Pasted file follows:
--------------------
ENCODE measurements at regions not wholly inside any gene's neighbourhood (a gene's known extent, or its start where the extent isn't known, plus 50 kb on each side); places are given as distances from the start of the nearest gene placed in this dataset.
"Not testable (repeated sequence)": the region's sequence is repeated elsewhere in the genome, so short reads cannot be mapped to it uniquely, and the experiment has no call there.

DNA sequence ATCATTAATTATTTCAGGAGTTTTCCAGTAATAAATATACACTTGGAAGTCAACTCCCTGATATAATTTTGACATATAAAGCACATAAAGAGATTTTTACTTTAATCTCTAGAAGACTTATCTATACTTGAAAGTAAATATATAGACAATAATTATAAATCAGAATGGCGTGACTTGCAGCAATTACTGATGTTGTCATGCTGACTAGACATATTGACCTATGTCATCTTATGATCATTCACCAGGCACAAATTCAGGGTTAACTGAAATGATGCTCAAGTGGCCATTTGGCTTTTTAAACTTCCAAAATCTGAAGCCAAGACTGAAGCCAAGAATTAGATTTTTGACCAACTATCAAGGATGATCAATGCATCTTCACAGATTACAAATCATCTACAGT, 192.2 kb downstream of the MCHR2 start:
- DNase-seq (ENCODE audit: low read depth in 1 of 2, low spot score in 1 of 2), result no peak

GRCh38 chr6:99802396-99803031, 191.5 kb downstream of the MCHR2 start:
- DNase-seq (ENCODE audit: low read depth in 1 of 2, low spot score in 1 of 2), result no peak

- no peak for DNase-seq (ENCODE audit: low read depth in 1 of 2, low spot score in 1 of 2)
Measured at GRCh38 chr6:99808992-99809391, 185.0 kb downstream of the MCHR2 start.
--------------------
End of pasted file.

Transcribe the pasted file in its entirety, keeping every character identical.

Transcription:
ENCODE measurements at regions not wholly inside any gene's neighbourhood (a gene's known extent, or its start where the extent isn't known, plus 50 kb on each side); places are given as distances from the start of the nearest gene placed in this dataset.
"Not testable (repeated sequence)": the region's sequence is repeated elsewhere in the genome, so short reads cannot be mapped to it uniquely, and the experiment has no call there.

DNA sequence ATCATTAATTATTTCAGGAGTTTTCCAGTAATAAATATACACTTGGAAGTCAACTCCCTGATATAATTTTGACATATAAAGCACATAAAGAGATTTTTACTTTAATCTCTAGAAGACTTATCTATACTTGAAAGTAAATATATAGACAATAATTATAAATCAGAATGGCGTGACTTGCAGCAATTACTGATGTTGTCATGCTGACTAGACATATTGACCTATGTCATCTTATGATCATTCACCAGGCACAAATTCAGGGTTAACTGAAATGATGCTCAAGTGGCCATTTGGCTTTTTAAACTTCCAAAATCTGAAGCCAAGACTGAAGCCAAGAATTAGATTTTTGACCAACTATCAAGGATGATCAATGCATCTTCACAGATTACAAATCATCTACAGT, 192.2 kb downstream of the MCHR2 start:
- DNase-seq (ENCODE audit: low read depth in 1 of 2, low spot score in 1 of 2), result no peak

GRCh38 chr6:99802396-99803031, 191.5 kb downstream of the MCHR2 start:
- DNase-seq (ENCODE audit: low read depth in 1 of 2, low spot score in 1 of 2), result no peak

- no peak for DNase-seq (ENCODE audit: low read depth in 1 of 2, low spot score in 1 of 2)
Measured at GRCh38 chr6:99808992-99809391, 185.0 kb downstream of the MCHR2 start.